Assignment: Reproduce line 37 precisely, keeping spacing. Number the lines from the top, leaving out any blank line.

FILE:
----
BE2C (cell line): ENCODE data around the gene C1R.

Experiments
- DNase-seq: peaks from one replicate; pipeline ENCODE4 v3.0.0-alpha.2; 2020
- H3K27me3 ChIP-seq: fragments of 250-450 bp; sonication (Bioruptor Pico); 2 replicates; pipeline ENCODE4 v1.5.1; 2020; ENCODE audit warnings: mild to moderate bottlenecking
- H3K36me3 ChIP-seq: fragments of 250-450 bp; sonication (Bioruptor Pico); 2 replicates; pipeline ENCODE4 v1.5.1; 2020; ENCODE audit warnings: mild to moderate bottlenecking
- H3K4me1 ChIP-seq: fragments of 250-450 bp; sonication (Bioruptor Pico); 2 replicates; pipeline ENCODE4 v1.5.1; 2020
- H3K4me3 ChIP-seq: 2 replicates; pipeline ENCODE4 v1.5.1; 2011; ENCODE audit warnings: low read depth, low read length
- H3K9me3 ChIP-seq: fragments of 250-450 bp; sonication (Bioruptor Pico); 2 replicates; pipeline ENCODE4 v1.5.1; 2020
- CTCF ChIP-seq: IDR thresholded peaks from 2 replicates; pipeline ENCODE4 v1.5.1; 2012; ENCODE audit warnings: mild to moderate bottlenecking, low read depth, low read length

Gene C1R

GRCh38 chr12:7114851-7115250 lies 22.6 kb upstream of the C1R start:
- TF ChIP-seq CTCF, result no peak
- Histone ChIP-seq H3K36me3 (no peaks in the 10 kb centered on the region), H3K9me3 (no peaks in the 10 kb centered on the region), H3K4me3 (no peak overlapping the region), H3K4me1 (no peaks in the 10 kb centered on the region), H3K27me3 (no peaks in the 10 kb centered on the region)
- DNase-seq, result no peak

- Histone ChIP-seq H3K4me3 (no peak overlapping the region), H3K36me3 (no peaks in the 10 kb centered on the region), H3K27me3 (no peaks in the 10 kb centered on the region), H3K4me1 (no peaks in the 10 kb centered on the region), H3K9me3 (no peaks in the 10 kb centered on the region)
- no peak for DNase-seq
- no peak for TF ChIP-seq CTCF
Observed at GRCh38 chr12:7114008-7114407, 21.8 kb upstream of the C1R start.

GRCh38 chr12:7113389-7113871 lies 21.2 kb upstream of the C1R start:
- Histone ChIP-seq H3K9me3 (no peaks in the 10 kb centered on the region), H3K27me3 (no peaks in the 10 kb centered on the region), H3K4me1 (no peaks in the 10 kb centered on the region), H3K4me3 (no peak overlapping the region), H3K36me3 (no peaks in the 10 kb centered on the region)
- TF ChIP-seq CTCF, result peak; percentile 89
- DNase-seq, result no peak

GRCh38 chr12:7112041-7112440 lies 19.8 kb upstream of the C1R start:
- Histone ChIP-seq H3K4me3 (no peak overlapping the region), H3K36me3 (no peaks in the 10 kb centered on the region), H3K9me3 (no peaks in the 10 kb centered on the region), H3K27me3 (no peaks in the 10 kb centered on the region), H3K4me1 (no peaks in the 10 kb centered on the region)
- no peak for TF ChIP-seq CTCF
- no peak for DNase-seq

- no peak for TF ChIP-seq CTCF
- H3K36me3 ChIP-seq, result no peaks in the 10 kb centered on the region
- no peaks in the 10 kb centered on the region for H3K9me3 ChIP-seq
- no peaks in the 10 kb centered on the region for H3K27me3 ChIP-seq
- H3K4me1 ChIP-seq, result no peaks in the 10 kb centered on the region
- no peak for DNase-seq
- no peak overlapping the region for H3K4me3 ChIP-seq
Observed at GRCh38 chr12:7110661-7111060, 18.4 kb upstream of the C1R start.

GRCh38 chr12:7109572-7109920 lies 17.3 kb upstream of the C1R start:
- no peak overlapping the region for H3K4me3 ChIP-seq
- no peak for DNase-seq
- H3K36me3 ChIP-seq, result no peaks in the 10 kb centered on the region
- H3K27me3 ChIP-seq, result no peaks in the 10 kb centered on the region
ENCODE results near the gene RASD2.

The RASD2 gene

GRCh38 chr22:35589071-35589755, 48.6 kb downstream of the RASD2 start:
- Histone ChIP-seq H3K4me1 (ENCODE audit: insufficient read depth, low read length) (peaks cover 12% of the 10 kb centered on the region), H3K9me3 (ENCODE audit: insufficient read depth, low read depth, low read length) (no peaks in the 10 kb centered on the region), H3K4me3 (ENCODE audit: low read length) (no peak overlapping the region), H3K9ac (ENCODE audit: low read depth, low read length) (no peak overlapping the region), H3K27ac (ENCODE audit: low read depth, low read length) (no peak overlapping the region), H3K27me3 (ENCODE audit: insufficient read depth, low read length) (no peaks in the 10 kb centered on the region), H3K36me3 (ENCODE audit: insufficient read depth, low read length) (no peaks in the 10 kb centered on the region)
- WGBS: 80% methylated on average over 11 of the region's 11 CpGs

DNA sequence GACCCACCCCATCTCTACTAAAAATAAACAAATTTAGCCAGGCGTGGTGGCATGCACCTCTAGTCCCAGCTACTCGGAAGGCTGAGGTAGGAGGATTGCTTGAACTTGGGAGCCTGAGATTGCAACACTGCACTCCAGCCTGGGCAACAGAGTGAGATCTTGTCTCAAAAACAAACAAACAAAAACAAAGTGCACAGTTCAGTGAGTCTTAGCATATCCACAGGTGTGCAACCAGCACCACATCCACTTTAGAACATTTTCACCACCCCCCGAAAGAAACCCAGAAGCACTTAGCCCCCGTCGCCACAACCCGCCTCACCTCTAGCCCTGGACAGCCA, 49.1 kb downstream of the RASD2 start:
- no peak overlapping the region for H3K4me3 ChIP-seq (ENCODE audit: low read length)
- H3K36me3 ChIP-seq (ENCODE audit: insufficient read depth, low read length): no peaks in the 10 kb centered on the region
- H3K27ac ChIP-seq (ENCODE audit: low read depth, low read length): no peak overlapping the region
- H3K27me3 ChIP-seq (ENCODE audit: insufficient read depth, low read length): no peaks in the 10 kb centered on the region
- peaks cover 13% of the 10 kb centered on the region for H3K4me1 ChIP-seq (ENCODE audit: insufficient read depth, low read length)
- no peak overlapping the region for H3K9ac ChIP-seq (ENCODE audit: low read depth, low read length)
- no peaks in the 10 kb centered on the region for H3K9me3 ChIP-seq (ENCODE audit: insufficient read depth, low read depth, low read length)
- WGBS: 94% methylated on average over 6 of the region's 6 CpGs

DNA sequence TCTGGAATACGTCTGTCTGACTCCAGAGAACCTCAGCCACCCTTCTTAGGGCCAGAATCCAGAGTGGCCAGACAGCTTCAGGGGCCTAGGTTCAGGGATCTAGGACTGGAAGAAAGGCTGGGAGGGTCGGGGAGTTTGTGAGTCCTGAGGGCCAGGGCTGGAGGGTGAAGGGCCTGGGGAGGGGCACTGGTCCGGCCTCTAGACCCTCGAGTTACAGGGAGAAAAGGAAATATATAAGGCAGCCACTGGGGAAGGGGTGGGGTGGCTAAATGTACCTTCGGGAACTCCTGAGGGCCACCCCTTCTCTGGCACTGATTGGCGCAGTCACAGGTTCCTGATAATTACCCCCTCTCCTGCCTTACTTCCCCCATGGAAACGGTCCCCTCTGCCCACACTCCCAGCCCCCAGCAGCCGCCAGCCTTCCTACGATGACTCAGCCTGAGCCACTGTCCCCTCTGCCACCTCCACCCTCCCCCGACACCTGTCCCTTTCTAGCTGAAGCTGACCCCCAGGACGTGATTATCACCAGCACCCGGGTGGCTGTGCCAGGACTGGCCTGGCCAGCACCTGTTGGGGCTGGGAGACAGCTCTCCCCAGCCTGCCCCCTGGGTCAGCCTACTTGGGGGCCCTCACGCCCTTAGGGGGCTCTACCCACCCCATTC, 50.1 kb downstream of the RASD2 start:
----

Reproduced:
- no peak for DNase-seq